Wednesday, January 21, 2009

Poetic Justice Vanquishes Improbability: The Inevitability Of Barack H. Obama

Although no one could have imagined it a few months ago, there was a certain inevitability -- and inherent in that a poetic justice that vanquished improbability -- to the historic events in Washington, D.C., yesterday.

Barack Hussein Obama would not have been sworn in as the 44th president of the United States had the Supreme Court not stolen the 2000 election for George Bush, had the smirking frat boy from the Texas oil patch not been so spectacularly bad a leader, had the economy not belly flopped, and had the relatively inexperienced senator from Illinois not run on a mantra of hope and change that galvanized an electorate desperate to turn America back from the dark side.

The profound racial significance of the day, let alone the diversity of the 1.5 million people thronged on the National Mall under azure blue skies, was eclipsed by the new president's dense but stirring call to action in an inaugural address that ranks with Abraham Lincoln's in 1865, FDR's in 1933 and JFK's in 1961.

The speech was appropriately short on flowery phrases, but very much of the moment:

"What the cynics fail to understand is that the ground has shifted beneath them. That the stale political arguments that have consumed us for so long no longer apply. The question we ask today is not whether our government is too big or too small, but whether it works -- whether it helps families find jobs at a decent wage, care they can afford, a retirement that is dignified."
And a barely veiled denunciation of the Age of Bush as the outgoing president sat just a few feet away, his desire -- and ours -- for him to be out of power and out of Washington palpable:

"As for our common defense, we reject as false the choice between our safety and our ideals. Our Founding Fathers, faced with perils we can scarcely imagine, drafted a charter to assure the rule of law and the rights of man, a charter expanded by the blood of generations. Those ideals still light the world, and we will not give them up for expedience's sake."

Some random thoughts on the occasion:

* In contrast to 2004 and 2004, and for that matter self-indulgent inaugurals in general, it was a day for Americans and for people everywhere. And how wonderful to be talked to with respect and not talked down to with disdain.

* The transformational feeling of the day aside, of all the promises that the young president made, creating a post-partisan Washington may be the most difficult.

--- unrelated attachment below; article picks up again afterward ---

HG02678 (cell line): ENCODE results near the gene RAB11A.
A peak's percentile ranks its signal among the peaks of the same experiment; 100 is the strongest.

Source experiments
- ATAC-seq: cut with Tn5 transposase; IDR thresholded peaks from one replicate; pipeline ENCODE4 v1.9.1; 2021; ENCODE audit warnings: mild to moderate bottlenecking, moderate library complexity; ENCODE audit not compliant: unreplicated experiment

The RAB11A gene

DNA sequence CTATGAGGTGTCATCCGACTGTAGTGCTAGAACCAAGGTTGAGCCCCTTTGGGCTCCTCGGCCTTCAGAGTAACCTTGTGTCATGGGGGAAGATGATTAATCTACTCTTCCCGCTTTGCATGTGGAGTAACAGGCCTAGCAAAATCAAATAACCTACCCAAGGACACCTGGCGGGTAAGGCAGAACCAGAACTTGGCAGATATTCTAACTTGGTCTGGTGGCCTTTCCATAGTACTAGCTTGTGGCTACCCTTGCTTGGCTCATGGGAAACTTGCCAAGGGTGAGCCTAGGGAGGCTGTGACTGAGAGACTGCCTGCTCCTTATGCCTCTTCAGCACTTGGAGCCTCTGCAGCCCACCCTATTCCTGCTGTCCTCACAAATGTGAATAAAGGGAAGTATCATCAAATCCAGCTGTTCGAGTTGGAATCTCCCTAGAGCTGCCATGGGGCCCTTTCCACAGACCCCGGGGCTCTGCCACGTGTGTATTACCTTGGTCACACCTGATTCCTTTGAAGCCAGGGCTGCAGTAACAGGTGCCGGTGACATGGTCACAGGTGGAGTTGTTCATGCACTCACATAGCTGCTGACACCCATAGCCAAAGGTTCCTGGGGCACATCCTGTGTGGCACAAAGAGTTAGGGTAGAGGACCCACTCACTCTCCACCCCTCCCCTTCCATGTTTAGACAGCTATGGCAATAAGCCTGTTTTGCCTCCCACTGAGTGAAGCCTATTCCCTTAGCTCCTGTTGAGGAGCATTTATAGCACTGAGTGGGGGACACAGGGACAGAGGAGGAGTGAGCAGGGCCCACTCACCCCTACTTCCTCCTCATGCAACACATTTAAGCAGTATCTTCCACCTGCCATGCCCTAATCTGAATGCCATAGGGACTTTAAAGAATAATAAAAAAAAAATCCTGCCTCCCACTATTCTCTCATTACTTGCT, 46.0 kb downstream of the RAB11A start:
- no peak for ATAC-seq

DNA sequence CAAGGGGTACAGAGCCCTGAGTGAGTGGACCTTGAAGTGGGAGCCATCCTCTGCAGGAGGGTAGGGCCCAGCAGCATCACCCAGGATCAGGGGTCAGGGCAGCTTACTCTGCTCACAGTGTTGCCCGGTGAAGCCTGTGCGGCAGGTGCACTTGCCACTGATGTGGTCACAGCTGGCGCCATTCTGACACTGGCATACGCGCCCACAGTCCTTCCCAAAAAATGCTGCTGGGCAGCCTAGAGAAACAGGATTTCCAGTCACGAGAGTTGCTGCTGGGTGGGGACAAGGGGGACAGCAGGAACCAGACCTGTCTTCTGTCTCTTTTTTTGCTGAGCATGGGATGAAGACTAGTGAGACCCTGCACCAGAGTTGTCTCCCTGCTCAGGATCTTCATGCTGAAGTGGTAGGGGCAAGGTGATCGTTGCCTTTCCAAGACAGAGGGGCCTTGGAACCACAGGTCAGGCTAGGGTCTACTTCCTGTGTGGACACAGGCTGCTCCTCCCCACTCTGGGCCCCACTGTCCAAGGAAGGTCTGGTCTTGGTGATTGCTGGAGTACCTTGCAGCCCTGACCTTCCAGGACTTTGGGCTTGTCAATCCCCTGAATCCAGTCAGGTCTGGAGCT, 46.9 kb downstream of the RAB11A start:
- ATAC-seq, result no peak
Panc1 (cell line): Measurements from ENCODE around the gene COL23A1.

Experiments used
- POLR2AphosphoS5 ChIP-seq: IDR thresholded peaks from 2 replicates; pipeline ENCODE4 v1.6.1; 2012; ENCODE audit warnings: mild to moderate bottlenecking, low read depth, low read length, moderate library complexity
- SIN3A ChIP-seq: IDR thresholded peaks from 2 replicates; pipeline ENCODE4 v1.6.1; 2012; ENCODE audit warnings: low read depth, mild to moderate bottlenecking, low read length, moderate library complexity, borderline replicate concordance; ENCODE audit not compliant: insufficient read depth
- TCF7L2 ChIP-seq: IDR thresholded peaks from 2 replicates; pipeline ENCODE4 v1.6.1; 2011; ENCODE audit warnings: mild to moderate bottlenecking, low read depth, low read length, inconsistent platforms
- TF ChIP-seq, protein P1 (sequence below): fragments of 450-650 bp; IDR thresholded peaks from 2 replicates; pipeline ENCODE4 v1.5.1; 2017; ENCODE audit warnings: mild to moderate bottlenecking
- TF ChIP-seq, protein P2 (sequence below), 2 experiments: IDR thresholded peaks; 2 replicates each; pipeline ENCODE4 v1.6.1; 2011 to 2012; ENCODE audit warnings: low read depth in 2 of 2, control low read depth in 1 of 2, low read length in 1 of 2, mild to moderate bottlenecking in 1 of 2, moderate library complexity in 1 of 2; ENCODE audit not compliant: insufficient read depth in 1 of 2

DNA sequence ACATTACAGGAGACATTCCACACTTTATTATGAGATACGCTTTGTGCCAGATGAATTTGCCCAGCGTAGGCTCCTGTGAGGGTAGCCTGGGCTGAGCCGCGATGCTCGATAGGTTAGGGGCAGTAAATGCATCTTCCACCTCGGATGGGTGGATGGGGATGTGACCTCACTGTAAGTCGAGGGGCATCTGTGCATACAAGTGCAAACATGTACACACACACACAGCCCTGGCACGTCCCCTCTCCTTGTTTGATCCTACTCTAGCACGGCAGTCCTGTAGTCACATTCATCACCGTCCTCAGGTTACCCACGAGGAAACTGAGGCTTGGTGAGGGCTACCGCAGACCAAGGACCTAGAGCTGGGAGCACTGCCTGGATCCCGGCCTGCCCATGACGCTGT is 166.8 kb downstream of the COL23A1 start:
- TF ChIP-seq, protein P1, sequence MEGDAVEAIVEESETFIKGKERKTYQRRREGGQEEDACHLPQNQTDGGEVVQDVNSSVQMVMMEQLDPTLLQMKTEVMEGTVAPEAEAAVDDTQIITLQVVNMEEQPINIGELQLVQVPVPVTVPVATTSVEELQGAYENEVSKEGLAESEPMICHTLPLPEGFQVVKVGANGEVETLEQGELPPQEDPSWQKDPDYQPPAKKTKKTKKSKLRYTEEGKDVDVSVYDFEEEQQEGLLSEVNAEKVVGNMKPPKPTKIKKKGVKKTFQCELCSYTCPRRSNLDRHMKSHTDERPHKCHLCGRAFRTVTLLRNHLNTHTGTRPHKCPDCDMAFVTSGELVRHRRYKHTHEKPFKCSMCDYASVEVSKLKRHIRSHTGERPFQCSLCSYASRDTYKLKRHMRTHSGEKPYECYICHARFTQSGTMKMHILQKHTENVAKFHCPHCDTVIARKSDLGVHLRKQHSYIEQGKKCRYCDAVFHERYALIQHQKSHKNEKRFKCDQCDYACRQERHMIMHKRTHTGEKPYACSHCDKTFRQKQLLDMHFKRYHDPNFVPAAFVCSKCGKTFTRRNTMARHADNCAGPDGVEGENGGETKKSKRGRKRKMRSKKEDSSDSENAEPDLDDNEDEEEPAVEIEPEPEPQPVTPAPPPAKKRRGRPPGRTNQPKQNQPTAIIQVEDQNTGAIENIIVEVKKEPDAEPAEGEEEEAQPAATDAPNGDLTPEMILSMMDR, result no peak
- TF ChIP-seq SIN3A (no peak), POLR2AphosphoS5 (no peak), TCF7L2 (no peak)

* With The Decider finally gone, there was a belated hardening of the views of television pundits who, among other things, talked about the administration's endorsement of torture in atypically blunt terms, with MSNBC's Chris Matthews going so far as to compare the Bushes to the Romanovs.

* But surprises of surprises, there were no last-minute Bush pardons.

* As symbolism goes, one of the new administration first actions was huge: Ordering military prosecutors to suspend legal proceedings at Guantánamo Bay, the flagship of the Rumsfeld Gulag, while the stinking mess that ha shamed America in the world's eyes is reconsidered.

* With the Bushies, everything was non-negotiable. As Obama made clear, principles are non-negotiable and will not be compromised for the sake of expedience.

* While an economy in crisis with millions of Americans out of work is being touted as Obama's greatest challenge, great dangers lurk abroad.

* Can't John Roberts get anything right? Although misplacing an adverb is the least of the chief justice's problems.

* With Obama warning that the Wall Street of old will not be tolerated, financial markets tanked as if on cue with the Dow down more than 4 percent and taxpayer welfare queens Bank of America, J.P. Morgan Chase and Citigroup sinking to new lows.

* What can you say about the image of Dick Cheney in a wheelchair? How about Dr. Strangelove?

* There was much self congratulation after 9/11 that America had grown up, which made Obama's reminder that "in the words of scripture, the time has come to set aside childish things" so appropriate.

* The speech contained an explicit challenge to terrorists and an implicit one to the Arab street: We will listen to you and we will work with you.

* Questions about whether Obama was black enough seem so silly now, don't they?

* John Coryn's incivility over the Hillary Clinton nomination is a reminder that right-wing Republicans remain as untethered as ever.

* Ted Kennedy is an extraordinary trouper.

* And the Obamas are great dancers.

Top photograph by Dennis Brack/Bloomberg News

No comments: